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China Could Launch Manned Space Flights In 2012

October 31, 2011

China is planning to launch two manned space flights in 2012 as it prepares to secure a long-term manned presence in space, according to the China National Space Administration (CNSA) on Monday.

CNSA is also considering sending female astronauts aboard the spacecrafts Shenzou-9 and Shenzou-10 which will dock with the agency´s space lab Tiangong-1 next year, said Chen Shanguang, director of the Astronaut Center of China.

“We must assess both male and female astronauts to verify if human beings can live in space as there are huge differences between men and women in spite of their common generalities,” Chen said in an exclusive interview with the Xinhua news agency on the eve of the launch of Shenzhou-8 at the Jiuquan Satellite Launch Center.

A spokeswoman for China´s space program, Wu Ping, said a rocket will lift the craft into orbit from northwest China on Tuesday at 5:58 a.m. local time (5:58 p.m. EDT). Shenzou-8 will dock with the orbiting experimental space module Tiangong-1, which launched September 29.

“Space exploration activities would be incomplete without the participation of female astronauts,” said Chen.

Wu said nine crew members have already been selected for the two space docking missions in 2012 and are being trained with manual docking skills. Seven of the crew members are from the country´s first group of 14 astronauts, which includes China´s first astronaut in space, Yang Liwei, who made his historic flight in 2003, and Zhai Zhigang, the first astronaut to conduct extra vehicular activities (EVA) in 2008.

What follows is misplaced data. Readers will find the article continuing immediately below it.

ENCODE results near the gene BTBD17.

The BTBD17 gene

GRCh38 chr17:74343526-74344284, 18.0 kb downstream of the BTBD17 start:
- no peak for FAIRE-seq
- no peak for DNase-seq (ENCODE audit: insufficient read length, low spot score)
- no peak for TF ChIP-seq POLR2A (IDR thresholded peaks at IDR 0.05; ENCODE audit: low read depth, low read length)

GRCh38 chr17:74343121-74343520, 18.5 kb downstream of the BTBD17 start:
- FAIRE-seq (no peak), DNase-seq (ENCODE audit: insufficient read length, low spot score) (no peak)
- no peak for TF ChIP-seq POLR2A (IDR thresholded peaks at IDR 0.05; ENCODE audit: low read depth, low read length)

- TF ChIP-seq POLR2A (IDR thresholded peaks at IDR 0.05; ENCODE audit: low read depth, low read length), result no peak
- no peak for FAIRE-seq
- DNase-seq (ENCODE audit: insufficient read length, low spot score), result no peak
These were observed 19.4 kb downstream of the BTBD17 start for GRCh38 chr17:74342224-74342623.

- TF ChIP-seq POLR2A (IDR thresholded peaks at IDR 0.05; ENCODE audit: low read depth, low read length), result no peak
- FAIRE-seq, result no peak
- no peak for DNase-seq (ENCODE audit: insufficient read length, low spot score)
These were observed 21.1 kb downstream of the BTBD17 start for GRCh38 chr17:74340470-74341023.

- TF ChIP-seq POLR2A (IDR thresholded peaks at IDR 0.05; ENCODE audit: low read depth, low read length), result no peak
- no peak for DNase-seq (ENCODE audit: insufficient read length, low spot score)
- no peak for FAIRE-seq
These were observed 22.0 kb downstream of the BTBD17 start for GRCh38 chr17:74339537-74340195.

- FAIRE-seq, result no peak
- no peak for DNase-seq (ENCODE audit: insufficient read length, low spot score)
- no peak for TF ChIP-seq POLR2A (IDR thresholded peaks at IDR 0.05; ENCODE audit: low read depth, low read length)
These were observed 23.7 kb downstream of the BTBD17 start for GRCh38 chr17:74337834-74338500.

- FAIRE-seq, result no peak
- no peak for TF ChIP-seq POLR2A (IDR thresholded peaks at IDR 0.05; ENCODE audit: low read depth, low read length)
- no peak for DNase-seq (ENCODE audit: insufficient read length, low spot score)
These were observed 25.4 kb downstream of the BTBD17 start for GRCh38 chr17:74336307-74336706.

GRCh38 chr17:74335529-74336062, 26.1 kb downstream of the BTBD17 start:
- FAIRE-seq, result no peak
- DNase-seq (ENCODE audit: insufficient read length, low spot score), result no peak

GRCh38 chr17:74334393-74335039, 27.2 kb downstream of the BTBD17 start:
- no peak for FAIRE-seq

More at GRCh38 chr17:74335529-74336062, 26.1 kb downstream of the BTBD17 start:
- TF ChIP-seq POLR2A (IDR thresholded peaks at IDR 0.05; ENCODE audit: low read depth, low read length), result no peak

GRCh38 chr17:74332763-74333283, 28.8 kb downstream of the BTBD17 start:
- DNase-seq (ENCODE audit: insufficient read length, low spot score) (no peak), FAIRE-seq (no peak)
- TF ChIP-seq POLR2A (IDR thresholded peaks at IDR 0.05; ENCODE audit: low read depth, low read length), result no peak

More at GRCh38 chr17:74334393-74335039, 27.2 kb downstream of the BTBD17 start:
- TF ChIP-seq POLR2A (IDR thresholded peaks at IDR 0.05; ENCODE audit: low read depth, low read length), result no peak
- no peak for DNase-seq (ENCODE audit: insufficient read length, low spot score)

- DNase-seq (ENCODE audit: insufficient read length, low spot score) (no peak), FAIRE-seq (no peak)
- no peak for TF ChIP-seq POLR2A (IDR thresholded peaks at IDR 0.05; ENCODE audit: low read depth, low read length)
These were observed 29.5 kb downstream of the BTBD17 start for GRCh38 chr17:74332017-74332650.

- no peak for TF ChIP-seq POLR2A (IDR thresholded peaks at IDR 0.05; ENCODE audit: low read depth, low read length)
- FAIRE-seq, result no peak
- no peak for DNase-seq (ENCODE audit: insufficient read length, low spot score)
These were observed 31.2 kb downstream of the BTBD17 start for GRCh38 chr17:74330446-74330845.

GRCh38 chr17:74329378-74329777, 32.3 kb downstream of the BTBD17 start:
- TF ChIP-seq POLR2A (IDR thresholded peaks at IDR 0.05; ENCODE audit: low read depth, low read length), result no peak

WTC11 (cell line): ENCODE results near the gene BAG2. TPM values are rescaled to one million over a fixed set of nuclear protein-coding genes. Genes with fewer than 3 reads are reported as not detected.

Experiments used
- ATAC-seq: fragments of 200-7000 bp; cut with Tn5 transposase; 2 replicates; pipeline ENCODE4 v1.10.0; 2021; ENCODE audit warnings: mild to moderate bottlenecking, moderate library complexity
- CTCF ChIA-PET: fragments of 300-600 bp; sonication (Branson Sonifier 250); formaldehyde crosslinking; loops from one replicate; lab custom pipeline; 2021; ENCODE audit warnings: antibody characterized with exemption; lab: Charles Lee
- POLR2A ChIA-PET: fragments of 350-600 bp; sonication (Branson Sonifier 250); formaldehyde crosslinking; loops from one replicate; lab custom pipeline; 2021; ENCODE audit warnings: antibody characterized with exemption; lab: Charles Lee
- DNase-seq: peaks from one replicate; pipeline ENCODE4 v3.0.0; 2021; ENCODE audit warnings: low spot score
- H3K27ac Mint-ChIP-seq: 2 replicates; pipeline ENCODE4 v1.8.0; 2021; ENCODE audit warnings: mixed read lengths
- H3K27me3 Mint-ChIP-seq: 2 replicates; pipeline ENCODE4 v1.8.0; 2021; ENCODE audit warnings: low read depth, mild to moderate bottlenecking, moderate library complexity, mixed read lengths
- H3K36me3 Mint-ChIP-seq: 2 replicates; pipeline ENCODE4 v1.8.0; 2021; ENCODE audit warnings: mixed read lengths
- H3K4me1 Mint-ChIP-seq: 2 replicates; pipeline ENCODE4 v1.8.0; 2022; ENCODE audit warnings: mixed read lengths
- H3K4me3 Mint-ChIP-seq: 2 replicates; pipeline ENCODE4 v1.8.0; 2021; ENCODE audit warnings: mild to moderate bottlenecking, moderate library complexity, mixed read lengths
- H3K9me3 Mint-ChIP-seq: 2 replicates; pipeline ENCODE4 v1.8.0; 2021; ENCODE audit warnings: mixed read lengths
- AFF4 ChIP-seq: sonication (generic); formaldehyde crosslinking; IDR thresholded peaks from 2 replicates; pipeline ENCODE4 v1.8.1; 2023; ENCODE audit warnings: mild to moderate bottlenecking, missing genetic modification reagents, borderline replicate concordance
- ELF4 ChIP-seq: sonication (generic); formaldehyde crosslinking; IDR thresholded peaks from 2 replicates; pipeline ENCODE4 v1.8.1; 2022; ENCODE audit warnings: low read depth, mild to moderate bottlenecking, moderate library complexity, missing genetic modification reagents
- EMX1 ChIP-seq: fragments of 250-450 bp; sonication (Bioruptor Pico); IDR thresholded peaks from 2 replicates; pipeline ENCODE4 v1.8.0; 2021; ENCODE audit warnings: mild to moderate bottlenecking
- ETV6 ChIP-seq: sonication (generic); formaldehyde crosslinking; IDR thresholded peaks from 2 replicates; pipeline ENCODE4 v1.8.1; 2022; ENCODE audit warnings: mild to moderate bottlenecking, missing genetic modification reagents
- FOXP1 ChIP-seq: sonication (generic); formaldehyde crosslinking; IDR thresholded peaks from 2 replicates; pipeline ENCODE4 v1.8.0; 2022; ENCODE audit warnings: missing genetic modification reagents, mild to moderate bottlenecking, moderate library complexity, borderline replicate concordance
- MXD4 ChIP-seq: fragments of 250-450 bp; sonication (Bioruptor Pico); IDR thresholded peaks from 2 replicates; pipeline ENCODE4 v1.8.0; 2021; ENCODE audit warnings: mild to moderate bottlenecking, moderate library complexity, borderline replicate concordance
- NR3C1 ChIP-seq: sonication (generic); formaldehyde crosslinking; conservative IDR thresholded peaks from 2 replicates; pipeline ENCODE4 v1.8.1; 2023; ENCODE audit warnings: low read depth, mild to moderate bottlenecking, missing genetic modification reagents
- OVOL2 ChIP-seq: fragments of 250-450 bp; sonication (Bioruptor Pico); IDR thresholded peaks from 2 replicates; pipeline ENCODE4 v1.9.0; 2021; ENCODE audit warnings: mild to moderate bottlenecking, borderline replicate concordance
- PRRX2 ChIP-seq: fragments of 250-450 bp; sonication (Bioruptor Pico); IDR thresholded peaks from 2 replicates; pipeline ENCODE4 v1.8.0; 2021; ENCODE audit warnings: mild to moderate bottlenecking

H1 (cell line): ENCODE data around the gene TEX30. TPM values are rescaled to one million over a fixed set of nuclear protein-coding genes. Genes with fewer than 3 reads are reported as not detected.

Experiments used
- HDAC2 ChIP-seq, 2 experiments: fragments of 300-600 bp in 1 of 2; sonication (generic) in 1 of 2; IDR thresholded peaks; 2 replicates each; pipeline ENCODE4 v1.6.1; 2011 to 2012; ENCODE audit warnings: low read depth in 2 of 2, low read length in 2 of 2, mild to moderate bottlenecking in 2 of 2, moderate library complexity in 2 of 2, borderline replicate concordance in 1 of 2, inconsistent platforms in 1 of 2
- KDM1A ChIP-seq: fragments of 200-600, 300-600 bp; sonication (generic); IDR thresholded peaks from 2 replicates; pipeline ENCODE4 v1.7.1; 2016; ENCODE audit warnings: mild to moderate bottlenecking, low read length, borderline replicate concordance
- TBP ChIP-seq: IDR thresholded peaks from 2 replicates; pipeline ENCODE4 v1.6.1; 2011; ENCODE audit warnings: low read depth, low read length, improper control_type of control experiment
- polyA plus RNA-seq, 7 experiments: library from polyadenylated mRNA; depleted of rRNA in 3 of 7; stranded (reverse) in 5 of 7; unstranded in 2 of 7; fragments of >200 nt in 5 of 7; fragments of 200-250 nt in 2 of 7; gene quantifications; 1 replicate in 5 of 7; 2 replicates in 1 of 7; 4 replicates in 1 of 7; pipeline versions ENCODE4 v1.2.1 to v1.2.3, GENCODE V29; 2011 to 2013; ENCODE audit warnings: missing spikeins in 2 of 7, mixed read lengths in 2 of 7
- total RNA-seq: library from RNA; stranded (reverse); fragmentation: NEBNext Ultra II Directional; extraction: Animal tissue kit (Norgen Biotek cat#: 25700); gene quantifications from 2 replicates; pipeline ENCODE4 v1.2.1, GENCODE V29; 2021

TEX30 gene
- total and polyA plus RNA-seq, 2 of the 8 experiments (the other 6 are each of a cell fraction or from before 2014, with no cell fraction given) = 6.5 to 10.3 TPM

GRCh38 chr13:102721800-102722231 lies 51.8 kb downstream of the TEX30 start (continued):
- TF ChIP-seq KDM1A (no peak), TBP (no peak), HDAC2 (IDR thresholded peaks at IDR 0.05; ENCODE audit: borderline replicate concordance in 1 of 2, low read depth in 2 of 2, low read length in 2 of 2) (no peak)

The two female astronauts came from the second set of astronauts from late 2009 and early 2010, according to Chen.

The upcoming unmanned docking mission and the two manned missions planned for next year marks China´s bid to develop the technologies and logistics required to operate a long-term manned space lab.

“According to the mission plans, at least one of the two flights next year will be manned,” said Wu.

China´s unmanned mission will help determine whether a modified version of the Shenzhou spacecraft “is suited to the needs of manned space travel,” said Wu.

One of the major skills needed to operate a sustainable space station is being able to safely dock a spacecraft to the space lab. Collisions between the two systems can be costly, and fatal if they are manned.

“It is quite difficult and risky to join together two vehicles traveling at high speeds in orbit, with a margin of error of no more than 20 centimeters,” said Wu according to Reuters.

Besides the upcoming Shenzhou space docking missions, China also has in its sights plans to send an unmanned rover to the moon in 2012, and has even talked about the possibility of sending a man to the moon sometime after 2020.

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Source: RedOrbit Staff & Wire Reports



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